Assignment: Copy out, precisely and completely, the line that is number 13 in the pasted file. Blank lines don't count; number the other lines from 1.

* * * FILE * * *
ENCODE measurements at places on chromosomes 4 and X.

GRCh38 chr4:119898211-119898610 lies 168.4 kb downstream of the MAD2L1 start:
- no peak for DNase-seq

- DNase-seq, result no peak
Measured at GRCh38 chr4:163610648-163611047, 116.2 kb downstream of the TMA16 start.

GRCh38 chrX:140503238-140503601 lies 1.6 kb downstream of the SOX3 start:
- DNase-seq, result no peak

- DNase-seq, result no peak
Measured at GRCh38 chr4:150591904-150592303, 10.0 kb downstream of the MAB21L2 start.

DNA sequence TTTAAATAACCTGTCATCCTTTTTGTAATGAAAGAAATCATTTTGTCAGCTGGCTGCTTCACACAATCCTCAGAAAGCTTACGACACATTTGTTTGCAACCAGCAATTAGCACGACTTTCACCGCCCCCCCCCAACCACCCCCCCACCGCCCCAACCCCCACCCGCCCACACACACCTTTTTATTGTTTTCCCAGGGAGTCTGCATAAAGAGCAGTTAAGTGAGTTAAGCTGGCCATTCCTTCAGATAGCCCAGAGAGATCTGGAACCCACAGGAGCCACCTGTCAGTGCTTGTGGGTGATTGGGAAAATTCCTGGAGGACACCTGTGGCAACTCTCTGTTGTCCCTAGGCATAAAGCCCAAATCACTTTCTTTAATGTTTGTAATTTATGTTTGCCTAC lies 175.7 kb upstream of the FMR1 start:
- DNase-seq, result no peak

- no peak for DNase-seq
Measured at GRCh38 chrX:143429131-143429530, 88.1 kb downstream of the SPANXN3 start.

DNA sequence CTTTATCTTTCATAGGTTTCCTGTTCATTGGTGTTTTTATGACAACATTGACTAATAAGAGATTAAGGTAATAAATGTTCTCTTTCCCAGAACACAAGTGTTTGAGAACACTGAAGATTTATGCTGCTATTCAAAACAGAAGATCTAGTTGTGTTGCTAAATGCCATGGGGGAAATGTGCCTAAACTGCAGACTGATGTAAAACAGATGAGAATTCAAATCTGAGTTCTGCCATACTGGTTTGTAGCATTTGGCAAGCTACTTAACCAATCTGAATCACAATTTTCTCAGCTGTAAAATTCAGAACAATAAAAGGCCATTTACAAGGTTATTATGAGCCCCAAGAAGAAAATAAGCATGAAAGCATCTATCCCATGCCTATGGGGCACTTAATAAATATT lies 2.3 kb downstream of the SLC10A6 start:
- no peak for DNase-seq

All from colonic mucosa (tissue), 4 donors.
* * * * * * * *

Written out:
Measured at GRCh38 chrX:143429131-143429530, 88.1 kb downstream of the SPANXN3 start.